Fig 1. Clavius and other impact craters on the Moon.
Fig 2. A bright ray crater – Tycho crater on the Moon.
An impact feature is any feature on the surface of a planet, moon, or asteroid that has resulted from a past collision with another object. Among the types or subtypes identified are impact craters, impact basins, multiringed basins, and palimpsests.
An impact crater is a crater formed by the high-speed impact of a meteoroid, asteroid, or comet with a solid surface (Fig 1). Craters are a common feature on most moons (an exception is Io), asteroids, and rocky planets, and range in size from a few centimeters to over 1,000 km across, in the case a large impact basin. There is a general morphological progression from large to small craters: large craters might have several rings and smooth floors; intermediate craters tend to have a central peak (formed by melting and rebounding of the crust) and smooth floors; small craters have a simple bowl-shaped floor that is rough. Because impact craters degrade at different rates depending on their environment, they are valuable indicators of the age of a surface and the extent to which resurfacing has taken place. On Earth, for example, craters are rapidly degraded and destroyed by weathering processes; about 120 are known, with diameters ranging from 150 m to 180 km. One of the best preserved and most impressive is the Barringer crater, near Winslow in northern Arizona. On Mercury, by contrast, which lacks an atmosphere and is geologically inert, the landscape is peppered with craters dating back over 4 billion years.
A secondary crater is a small crater formed by ejecta thrown out of a larger impact crater. Secondary craters tend to cluster in a ring around the main crater, the greatest number lying a bit more than one crater diameter away on the Moon, but closer on Mercury because of the higher surface gravity. Ejecta falling near to the main crater tends to be moving too slowly to form craters but instead piles up as an ejecta blanket.
A ray crater is a relatively young impact crater from which radiate streaks of material thrown out during the collision that created the crater (Fig 2). Bright ray craters are found on various bodies in the Solar System including the Moon, Mercury, Ganymede, Callisto, and Oberon. The lunar craters Tycho (shown in the accompanying photo) and Copernicus are particularly conspicuous examples, with bright rays extending for hundreds of kilometers.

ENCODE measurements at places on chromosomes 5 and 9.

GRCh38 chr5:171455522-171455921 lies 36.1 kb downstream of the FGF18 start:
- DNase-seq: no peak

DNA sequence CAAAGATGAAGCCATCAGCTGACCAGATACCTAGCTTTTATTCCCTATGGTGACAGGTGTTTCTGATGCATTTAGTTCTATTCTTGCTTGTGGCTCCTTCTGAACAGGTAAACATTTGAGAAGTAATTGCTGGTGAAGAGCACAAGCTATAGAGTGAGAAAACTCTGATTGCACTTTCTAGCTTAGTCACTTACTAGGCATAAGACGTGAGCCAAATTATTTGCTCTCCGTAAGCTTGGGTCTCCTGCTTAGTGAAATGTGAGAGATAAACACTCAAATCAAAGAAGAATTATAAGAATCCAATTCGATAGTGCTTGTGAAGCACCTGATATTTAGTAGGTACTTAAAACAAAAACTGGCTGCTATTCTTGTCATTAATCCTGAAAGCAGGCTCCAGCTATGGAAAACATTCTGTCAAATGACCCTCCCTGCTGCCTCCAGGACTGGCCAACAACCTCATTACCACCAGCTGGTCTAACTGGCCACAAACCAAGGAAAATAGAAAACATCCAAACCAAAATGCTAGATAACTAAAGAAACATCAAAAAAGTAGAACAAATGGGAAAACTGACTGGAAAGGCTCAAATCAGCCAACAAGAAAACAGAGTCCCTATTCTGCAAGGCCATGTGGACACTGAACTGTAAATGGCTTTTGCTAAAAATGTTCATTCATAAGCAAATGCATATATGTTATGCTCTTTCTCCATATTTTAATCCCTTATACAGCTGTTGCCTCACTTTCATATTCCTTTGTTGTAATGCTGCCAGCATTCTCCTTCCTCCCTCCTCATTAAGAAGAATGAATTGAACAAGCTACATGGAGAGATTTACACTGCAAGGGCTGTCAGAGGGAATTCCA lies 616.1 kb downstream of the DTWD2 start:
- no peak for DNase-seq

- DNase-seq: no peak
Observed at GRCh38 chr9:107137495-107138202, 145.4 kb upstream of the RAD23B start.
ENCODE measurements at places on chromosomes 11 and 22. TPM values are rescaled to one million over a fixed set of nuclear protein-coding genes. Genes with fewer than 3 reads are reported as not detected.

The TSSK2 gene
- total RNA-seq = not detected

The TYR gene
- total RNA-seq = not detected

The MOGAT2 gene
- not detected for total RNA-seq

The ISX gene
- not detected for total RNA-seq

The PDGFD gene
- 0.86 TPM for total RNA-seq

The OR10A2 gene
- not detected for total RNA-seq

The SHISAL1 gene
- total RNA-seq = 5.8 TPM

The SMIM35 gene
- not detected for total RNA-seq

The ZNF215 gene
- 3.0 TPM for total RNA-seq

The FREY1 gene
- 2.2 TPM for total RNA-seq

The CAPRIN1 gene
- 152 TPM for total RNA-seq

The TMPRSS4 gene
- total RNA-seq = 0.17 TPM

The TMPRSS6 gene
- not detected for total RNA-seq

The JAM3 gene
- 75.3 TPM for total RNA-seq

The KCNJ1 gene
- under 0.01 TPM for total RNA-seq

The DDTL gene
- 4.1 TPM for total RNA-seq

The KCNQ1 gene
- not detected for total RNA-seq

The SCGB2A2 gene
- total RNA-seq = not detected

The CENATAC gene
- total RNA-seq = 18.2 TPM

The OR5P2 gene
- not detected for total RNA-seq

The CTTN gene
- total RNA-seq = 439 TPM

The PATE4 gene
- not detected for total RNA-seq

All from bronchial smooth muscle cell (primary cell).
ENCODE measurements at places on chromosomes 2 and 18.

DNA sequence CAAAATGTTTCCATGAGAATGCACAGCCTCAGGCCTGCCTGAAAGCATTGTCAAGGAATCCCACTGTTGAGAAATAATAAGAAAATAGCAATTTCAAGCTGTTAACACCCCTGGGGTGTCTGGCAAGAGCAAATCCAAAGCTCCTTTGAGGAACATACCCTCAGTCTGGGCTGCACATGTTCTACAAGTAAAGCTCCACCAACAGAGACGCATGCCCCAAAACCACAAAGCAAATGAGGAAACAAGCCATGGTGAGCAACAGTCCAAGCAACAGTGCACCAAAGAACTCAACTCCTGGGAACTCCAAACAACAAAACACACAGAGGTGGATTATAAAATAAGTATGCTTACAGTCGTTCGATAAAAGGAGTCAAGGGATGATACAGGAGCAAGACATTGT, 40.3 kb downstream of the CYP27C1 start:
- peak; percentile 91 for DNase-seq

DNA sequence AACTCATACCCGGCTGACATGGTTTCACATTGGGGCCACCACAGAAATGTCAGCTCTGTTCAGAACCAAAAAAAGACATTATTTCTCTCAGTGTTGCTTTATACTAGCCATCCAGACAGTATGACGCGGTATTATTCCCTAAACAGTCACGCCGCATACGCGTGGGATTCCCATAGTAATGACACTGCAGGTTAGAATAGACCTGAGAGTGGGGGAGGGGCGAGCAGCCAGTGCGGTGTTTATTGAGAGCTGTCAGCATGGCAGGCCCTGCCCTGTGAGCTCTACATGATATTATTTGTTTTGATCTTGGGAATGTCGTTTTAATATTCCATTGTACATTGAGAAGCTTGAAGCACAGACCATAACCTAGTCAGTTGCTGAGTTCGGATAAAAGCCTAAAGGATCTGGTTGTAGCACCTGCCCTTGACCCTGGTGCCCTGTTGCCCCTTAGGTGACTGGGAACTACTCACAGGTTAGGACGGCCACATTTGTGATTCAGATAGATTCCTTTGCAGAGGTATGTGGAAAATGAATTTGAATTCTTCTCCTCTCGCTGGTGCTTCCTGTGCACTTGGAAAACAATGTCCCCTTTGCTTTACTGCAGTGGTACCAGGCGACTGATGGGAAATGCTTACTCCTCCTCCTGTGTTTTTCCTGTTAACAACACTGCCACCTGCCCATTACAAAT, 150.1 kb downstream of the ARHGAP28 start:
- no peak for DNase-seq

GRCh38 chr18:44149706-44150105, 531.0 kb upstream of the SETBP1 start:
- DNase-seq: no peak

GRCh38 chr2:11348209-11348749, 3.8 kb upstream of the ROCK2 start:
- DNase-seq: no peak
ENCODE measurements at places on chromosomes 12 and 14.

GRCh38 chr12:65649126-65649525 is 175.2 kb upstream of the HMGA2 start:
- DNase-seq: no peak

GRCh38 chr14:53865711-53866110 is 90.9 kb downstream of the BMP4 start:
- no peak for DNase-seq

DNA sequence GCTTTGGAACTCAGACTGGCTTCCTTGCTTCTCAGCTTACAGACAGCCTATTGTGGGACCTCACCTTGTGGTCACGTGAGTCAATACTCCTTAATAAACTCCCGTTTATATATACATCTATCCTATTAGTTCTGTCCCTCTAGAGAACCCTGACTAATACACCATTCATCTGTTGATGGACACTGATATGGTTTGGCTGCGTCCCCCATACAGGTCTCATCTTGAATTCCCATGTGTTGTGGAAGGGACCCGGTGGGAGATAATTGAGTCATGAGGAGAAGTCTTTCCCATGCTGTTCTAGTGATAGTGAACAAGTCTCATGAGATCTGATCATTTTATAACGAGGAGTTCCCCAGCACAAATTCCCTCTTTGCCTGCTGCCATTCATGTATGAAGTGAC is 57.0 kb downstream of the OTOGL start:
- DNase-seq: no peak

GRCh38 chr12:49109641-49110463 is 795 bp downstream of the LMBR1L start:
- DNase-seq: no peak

Dark ray craters are rare and have been seen mostly on Jupiter's largest moon Ganymede, e.g. the 30-km-wide Kittu.
An impact basin is an impact crater that has a rim diameter greater than 300 km. Impact basins are produced by such violent impacts that they are always associated with extensive faulting and other deformations of the crust, and very large ejecta blankets. Over 40 impact basins have been identified on the Moon, the largest of which is the Imbrium Basin.
A multiringed basin is a large impact feature surrounded by a series of concentric rings. Examples include Mare Orientale on the Moon, the Caloris Basin on Mercury, and Valhalla and Asgard on Callisto. The rings are similar to the ripples caused by throwing a stone into a pond; they are the peaks and troughs of rock made molten by the impact, which then froze in position as it cooled.
|Mare Orientale on the Moon
In the context of planetary astronomy, a palimpsest is an ancient, relatively bright, circular feature on the surface of a dark icy moon, such as Ganymede or Callisto. Palimpsests lack the relief associated with normal craters and are thought to be impact craters of which the topographic relief has been eliminated by viscous relaxation (creep) of the icy surface, probably during the impact itself. Typical is Ganymede's 340-km-wide Memphis Facula. Such structures hold important clues to the early thermal history and composition of the bodies on which they are found. The original meaning, "scraped again," refers to a manuscript on a waxen tablet or other writing material from which an early text was removed and then written over. The value of palimpsests, in both planetary astronomy and literature, is that, they preserve a record of the past in the form of something that is partly hidden from view.
In the traditional sense, a palimpsest is a painting that has been obscured and covered over by a second image. Palimpsests are sometimes found in the works of Old Masters who, dissatisfied by their own work, economized by simply painting over their first picture. They have also been used as a means of stealing a valuable old painting. A painting over a master work appears to be innocuous, or very bad, and can subsequently be removed to reveal the original work.
|Memphis Facula, on Ganymede..